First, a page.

The Search for Soft Spots

Just as any good union organizer needs to size up a company early on, so too does the cagy consultant search for evidence of your weaknesses and vulnerabilities. Such information comes from government-required filings such as LM2 forms and other public documents. In addition to the names and titles of union officers, they disclose the locations of union offices, membership size and details of a union’s structure and finances.

You can count on the consultant to publicize everything he can find about the union’s dues rates and initiation fees. He’ll also do his best to distort the reality that dues are necessary to provide collective bargaining and contract administration services, arbitration hearings, educaton, job training and strike assistance.

In their zeal to portray unions as “outside third parties,” consultants will direct payroll departments to deduct the maximum dues amount from employees’ checks during an organizing campaign, and then reissue the deducted amount in a separate check. “This is what you can expect every month if the union gets in,” they’ll proclaim.

This type of paycheck ploy is often used just before a vote on representation. Long before that, your union should have already conducted frank and thorough discussions of dues and especially of how contract benefits won by your union will more than compensate for the amount deducted. Some prospective members may not even realize that dues aren’t collected until after a contract is negotiated and ratified by the membership!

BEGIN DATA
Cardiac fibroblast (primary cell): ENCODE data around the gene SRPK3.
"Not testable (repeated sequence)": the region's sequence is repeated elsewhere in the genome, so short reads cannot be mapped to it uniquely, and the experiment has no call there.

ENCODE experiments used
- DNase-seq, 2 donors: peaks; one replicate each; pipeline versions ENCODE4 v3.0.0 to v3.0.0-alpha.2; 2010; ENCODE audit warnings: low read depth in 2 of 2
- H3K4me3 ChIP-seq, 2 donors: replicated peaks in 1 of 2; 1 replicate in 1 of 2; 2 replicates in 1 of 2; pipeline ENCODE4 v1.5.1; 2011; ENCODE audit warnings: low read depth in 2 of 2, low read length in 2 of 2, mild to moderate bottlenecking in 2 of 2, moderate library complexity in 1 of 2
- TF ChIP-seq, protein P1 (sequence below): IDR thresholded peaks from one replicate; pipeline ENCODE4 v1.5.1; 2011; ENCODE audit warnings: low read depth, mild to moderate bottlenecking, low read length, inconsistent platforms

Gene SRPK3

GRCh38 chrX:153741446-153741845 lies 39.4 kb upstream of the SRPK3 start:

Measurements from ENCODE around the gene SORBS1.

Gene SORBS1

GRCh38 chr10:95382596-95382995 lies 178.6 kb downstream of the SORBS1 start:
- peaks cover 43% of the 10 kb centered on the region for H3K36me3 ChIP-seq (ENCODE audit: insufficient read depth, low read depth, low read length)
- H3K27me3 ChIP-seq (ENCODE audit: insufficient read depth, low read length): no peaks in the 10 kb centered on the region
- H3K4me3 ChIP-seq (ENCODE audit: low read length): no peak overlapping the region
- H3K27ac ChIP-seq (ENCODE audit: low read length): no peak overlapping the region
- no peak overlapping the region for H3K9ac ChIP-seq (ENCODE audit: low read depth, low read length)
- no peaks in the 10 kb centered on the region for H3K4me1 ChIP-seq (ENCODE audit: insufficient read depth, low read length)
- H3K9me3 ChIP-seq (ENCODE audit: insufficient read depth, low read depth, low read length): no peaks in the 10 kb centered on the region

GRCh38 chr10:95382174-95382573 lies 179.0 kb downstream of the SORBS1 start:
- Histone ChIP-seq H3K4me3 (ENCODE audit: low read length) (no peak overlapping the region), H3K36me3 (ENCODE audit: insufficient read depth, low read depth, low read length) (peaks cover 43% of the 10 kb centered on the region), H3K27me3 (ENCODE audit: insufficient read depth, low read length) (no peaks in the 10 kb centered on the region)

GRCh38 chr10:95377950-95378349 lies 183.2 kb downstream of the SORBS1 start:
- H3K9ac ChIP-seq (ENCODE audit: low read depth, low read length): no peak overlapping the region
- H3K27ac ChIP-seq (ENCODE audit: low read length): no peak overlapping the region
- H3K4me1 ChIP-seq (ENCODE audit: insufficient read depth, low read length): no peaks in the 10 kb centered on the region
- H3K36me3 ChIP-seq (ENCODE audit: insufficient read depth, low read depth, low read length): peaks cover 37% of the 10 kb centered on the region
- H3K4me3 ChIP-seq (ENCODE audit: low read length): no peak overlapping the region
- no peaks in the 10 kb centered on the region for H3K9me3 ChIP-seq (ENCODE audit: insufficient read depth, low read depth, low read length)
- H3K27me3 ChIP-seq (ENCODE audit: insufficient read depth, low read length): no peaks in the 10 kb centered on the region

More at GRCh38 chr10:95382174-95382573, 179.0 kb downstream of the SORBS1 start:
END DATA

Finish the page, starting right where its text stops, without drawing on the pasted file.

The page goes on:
Finding Out About Fines

It’s a glorious day for your consultant foe when he discovers any history of fines or assessments imposed by your union (or perhaps even some other union) on individual members. He can then circulate a flyer asking, “Can you guess the amount of the highest fine the union ever imposed on one of its members?”

The “quiz” can become a contest in which the worker making the closest guess wins a TV set or some other prize. Even though the chances of getting fined by your union are right up there with getting struck by lightning or winning the big jackpot in the lottery, you should be ready to respond to these questions before the other side brings them up.

We’ve all read newspapers and seen TV news reports cluttered with references to “union bigs” and “union bosses.” Expect to find these terms in the materials generated by consultants; after all, their own prosperity depends upon perpetuating the myth that all unions are run by greedy fat cats whose only concern is squeezing out more dues dollars to pay for limousines and Las Vegas junkets. Remember: the consultant wants his client’s employees to think of a union as “just another business, only worse than most.” The best way to avoid ever being compared to a greedy business is never to act like one!

Tim Lally

http://corporatecampaign.org/bust1.htm